Why You Build Detention Ponds First
A best practice in the construction industry is to build detention ponds before you clear all the land. In Elm Grove and North Kingwood Forest, we saw what can happen when you don’t. Contractors cleared 277-acres before installing sufficient detention pond capacity. The result: hundreds of homes flooded needlessly. Twice. And silt poured into Taylor Gully which had to be excavated at public expense.
Staging Construction, Temporary Seeding, Mulching Not Used to Reduce Sedimentation
Harris County Stormwater Quality Management Regulations discourage clearcutting large sites all at once. See section 184.108.40.206, Stormwater Pollution Prevention (SWPPP) During Construction. The text states, “The clearing, grubbing and scalping (mass clearing or grading) of excessively large areas of land at one time promotes erosion and sedimentation problems. On the areas where disturbance takes place the site designer should consider staging construction [emphasis added], temporary seeding and/or temporary mulching as a technique to reduce erosion. Staging construction involves stabilizing one part of the site before disturbing another [emphasis added].“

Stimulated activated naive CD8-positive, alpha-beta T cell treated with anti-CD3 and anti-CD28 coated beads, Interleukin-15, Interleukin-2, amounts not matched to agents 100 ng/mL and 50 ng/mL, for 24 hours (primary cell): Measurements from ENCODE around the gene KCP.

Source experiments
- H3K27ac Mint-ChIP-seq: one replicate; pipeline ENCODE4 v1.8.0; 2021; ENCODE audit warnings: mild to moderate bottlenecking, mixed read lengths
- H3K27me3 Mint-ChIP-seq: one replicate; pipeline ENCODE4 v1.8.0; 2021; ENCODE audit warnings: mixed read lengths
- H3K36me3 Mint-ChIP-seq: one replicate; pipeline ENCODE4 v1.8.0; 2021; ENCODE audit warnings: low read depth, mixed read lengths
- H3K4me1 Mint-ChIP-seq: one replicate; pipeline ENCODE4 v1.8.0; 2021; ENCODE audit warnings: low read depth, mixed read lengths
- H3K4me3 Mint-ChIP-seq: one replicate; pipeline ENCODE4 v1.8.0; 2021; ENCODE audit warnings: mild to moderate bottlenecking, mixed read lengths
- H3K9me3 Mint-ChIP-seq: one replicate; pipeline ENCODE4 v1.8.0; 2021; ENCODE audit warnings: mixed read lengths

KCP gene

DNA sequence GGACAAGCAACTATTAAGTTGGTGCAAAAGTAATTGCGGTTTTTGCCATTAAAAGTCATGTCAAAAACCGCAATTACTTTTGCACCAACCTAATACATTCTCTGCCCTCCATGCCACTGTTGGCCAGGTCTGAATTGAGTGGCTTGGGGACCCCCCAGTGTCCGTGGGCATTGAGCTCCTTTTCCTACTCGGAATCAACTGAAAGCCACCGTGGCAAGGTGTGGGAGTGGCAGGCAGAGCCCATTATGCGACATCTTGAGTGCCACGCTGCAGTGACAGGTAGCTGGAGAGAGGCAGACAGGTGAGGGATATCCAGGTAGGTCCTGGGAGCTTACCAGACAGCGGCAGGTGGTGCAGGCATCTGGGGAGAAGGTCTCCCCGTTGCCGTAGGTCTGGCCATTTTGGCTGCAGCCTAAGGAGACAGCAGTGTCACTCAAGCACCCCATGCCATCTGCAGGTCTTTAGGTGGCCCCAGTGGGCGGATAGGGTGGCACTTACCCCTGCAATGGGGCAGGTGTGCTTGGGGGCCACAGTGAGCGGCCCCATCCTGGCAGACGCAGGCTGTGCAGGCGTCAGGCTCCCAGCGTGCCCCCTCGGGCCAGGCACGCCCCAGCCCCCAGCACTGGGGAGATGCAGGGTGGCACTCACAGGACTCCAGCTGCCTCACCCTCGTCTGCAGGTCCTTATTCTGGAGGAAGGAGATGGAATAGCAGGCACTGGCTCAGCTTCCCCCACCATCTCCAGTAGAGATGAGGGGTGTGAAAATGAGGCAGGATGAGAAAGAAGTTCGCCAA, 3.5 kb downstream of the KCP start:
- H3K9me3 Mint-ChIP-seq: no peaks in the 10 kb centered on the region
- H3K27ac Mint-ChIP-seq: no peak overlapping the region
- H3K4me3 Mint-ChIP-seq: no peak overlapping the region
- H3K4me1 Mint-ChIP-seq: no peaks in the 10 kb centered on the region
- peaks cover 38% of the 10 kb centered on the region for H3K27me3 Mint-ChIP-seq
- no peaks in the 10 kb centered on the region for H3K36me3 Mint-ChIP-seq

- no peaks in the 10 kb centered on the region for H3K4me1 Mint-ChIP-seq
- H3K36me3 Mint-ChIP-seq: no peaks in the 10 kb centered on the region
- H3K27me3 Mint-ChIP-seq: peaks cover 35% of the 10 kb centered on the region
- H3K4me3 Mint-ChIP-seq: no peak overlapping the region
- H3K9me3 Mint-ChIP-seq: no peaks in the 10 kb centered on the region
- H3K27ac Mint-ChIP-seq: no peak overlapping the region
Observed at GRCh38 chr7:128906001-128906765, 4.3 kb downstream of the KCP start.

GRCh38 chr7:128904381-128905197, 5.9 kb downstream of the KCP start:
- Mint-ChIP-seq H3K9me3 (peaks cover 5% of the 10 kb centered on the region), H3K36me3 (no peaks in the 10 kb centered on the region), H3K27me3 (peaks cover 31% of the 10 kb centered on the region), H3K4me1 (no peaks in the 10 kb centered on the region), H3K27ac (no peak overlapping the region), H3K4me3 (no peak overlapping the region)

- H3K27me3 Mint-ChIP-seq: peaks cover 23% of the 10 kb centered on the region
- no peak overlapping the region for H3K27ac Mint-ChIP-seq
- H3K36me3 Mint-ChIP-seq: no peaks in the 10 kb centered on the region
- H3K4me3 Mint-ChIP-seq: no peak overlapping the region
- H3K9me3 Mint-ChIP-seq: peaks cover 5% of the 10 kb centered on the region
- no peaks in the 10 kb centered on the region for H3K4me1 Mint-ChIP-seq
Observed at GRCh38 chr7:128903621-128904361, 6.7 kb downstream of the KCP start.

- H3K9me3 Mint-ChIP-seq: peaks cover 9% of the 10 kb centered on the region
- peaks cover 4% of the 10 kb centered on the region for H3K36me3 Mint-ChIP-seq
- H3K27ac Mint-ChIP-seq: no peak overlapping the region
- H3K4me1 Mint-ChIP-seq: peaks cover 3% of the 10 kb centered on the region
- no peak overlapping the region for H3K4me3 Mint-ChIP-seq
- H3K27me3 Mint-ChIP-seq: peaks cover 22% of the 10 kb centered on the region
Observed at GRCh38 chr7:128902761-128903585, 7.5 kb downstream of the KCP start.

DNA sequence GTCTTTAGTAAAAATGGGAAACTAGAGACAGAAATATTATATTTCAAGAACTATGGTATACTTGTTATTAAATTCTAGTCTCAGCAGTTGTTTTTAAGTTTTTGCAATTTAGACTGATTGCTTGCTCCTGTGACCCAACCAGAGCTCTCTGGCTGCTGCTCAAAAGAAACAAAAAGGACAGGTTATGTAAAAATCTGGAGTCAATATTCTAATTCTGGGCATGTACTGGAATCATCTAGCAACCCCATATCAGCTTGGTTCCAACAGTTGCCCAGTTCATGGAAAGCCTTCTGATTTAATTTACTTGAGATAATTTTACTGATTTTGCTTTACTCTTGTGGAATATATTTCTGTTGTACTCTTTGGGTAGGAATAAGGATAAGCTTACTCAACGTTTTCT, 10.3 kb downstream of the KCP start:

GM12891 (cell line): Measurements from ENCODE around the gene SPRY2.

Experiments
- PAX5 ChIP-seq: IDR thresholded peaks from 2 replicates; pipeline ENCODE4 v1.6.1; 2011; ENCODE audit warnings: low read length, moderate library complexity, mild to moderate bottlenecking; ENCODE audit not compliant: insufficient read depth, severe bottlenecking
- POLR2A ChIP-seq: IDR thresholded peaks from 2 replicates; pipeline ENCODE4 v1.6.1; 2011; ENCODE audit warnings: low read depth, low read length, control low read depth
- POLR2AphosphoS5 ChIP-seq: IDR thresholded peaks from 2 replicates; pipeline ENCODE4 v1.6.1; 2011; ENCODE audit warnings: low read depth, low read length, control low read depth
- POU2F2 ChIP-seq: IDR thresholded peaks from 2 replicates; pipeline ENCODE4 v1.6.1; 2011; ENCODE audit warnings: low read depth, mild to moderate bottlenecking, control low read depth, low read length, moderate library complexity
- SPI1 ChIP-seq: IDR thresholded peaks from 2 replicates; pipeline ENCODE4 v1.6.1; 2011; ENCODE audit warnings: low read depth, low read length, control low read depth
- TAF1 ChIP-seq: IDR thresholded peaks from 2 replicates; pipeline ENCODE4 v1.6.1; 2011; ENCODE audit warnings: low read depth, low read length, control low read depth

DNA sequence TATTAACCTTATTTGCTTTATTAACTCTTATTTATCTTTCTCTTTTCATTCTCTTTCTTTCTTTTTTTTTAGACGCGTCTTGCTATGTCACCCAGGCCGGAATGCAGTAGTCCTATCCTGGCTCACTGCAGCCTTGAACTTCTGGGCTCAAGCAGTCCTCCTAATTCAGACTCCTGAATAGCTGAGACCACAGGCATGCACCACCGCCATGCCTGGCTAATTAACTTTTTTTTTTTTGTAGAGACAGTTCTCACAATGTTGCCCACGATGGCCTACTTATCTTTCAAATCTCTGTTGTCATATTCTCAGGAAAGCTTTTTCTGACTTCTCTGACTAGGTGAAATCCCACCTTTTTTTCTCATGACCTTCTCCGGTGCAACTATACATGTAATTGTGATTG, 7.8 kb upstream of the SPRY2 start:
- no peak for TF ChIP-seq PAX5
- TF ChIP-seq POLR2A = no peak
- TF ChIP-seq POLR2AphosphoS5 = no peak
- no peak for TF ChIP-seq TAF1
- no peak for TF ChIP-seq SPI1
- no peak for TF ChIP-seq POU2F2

But those rules don’t apply in Montgomery County. So you often see developers trying to build detention ponds as they build (or even after they build) the rest of the site.
Case in Point: Preserve at Woodridge
Such is the case at the Preserve at Woodridge…which promises “resort-style amenities.”
Plans show that more houses will go in on the right.
Meanwhile, compare the detention ponds below. One is a white, chalky mess with dirt still piled around the edges. The other: pretty clean. Of course, residents pay to keep it that way.
The sad part of this: downstream residents will pay the price. And because this is another development just north of the county line, that will be Kingwood. The last time, the developer pumped stormwater into the drainage ditch, the silt traveled miles down Ben’s Branch.
Why Bring In Clay?
I asked an expert in floodwater detention basin construction, why the developer would bring in clay? The answer: “To create a wet-bottom pond.” Developers sell those as residential amenities. I applaud that. But my point is this. Had they completed the detention pond first, it could have been growing grass to reduce sedimentation while they developed the rest of the property. That approach seemed to work well at the New Caney High School ISD West Fork High School.
Lest you think I’m a MoCo basher, let me point out this. The detention pond above is also in MoCo.
Posted by Bob Rehak on 5/24/22
1729 Days since Hurricane Harvey
The thoughts expressed in this post represent opinions on matters of public concern and safety. They are protected by the First Amendment of the US Constitution and the Anti-SLAPP Statute of the Great State of Texas.